I take almost every song we’ve written and sort them in various ways: I try musical ‘feel’ and ‘form’ (‘genre’ is only intermittently relevant) and technicalities such as tempo. I omit some, but not all of the songs we’ve written for Bear with Me, a show for family audiences: not because the songs are no good, but because they function better in a different performative context.

As I sort through the music we’ve made over the last four years, themes emerge. Amongst all the bittersweet and absurd pieces are the very themes of romantic and musical companionship and separation I was seeking to discover in the Al Bowlly show.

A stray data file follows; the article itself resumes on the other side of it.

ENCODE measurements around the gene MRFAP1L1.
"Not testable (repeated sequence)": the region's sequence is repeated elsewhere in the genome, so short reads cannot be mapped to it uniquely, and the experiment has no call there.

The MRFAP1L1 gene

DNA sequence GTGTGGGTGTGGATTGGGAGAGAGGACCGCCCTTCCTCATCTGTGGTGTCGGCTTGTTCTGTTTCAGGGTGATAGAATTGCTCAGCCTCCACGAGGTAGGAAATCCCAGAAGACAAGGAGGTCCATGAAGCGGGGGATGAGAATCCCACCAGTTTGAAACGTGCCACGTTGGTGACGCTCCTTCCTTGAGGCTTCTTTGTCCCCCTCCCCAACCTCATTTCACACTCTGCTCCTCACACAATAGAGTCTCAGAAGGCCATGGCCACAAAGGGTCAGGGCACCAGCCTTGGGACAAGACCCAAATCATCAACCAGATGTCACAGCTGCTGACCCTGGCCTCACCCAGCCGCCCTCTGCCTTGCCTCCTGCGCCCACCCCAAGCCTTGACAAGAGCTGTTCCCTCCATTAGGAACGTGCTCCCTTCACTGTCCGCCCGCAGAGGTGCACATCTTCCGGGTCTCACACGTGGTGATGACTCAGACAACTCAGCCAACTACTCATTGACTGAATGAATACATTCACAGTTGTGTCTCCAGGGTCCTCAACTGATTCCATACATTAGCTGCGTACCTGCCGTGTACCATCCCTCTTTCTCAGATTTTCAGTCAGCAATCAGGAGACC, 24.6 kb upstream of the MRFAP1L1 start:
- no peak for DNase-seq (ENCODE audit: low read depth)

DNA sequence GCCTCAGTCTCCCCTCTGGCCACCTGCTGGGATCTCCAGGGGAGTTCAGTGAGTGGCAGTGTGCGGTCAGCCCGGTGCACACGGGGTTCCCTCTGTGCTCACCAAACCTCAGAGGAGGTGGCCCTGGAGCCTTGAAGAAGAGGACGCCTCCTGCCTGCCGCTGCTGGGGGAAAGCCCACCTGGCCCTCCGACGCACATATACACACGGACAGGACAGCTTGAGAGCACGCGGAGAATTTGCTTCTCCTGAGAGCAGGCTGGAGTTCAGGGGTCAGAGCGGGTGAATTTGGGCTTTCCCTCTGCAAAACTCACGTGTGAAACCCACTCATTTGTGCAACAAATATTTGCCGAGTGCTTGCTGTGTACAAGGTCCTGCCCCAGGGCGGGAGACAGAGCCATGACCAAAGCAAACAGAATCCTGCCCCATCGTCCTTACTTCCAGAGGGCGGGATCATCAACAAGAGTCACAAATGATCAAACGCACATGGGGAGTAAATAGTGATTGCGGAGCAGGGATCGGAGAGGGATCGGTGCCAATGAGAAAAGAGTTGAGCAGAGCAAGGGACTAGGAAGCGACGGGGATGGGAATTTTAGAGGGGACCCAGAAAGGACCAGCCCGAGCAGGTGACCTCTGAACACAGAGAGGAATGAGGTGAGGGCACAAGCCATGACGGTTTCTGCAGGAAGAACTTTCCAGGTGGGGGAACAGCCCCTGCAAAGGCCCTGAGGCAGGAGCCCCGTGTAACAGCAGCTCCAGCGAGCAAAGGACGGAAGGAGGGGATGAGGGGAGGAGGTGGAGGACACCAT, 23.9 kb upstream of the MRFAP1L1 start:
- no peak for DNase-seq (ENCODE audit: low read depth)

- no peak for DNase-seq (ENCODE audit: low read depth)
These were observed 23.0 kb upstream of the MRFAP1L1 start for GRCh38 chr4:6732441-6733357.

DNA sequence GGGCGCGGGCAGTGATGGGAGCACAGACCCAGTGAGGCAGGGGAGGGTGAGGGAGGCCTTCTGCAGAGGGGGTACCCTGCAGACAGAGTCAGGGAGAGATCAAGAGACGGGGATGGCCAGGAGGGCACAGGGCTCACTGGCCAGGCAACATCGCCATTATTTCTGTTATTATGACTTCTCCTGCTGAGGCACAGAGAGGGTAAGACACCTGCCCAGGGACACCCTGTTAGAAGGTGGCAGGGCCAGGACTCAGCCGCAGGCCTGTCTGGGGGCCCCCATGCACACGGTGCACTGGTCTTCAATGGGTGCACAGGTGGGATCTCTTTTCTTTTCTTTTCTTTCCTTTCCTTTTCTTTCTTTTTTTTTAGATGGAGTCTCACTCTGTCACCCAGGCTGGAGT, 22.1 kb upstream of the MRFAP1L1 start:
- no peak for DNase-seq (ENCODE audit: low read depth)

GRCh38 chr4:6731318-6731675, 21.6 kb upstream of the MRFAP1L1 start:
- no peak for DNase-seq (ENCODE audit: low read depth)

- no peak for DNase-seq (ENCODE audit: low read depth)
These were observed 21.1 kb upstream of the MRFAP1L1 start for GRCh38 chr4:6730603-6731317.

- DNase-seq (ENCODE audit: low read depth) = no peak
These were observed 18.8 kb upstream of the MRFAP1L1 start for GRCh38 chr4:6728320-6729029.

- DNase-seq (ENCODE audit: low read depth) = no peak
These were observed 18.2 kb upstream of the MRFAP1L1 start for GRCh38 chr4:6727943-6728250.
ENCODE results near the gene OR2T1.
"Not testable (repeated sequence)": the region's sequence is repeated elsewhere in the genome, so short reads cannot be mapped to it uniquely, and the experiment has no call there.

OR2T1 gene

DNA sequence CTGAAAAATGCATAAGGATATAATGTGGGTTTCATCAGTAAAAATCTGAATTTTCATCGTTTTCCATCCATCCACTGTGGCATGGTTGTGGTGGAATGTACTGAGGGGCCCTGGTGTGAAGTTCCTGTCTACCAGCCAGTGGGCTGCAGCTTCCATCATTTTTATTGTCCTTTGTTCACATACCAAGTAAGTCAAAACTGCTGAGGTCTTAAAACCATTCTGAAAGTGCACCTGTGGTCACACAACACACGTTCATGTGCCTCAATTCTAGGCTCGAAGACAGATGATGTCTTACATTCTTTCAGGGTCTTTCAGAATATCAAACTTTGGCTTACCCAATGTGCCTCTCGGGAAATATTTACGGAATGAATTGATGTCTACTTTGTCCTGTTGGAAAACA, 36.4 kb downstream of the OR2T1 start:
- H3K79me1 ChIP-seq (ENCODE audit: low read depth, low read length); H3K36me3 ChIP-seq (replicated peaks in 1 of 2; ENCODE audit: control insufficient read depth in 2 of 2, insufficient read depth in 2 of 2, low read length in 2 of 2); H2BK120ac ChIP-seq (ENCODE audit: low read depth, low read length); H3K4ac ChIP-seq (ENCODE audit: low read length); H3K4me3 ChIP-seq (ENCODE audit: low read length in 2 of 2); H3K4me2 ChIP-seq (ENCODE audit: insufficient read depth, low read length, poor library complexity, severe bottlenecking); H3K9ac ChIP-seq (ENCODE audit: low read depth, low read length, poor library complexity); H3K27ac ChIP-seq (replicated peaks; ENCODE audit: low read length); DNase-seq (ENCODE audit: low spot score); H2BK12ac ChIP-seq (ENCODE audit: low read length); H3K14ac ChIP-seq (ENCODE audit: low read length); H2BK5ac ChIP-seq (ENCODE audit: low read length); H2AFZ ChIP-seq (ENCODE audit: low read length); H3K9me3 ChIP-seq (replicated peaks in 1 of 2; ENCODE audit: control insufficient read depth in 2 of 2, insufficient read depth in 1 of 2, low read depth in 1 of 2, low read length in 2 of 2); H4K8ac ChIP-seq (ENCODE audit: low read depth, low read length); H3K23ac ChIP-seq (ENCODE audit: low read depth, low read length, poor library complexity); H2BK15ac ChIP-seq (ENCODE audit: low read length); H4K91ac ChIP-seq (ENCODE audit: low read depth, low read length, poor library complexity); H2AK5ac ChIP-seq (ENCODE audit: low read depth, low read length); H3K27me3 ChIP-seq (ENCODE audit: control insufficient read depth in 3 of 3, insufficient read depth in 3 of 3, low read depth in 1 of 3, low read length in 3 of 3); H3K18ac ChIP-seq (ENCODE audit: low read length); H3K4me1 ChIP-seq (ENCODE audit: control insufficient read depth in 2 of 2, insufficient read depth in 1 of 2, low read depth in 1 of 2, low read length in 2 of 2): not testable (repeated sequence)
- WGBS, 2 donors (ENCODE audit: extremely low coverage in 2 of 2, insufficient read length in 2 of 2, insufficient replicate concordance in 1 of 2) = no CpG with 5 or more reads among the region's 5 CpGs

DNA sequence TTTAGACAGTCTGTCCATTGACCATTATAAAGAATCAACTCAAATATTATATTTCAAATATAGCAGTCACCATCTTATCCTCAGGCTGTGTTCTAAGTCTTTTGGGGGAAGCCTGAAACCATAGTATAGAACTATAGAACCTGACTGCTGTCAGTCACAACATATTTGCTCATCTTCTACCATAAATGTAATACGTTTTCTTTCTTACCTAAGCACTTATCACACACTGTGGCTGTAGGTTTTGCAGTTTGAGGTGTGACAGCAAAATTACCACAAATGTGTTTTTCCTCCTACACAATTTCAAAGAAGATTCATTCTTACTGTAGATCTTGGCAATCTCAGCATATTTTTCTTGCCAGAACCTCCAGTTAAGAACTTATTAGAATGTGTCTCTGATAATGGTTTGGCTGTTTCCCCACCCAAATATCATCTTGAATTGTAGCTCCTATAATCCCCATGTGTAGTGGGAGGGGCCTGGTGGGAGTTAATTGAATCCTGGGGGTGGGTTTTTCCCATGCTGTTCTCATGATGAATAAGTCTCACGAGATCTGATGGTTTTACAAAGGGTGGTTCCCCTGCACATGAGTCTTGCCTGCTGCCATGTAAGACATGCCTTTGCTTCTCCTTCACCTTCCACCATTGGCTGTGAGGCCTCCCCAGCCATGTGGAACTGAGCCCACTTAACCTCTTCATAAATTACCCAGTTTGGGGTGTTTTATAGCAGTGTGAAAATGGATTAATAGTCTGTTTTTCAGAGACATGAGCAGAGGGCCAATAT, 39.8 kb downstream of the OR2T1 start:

A ridiculous optimism.

Images come. Circular. A moon. The soundhole of a ukulele. A glass half full.

Yet I’m not going to turn these into a story. I’m going to turn them into a show. A performance where the principal action is going to be musical. With undercurrents. Alongside my playwriting instincts, in this writing process I’m making overtures towards compositional thinking. Stay tuned.

Don’t miss your chance to experience the show.

One response to “Making Gentlemen Songsters: The Show (Part 1)

  1. Pingback: Plays by Ear: Music in Playwriting | lifeinthelongtail·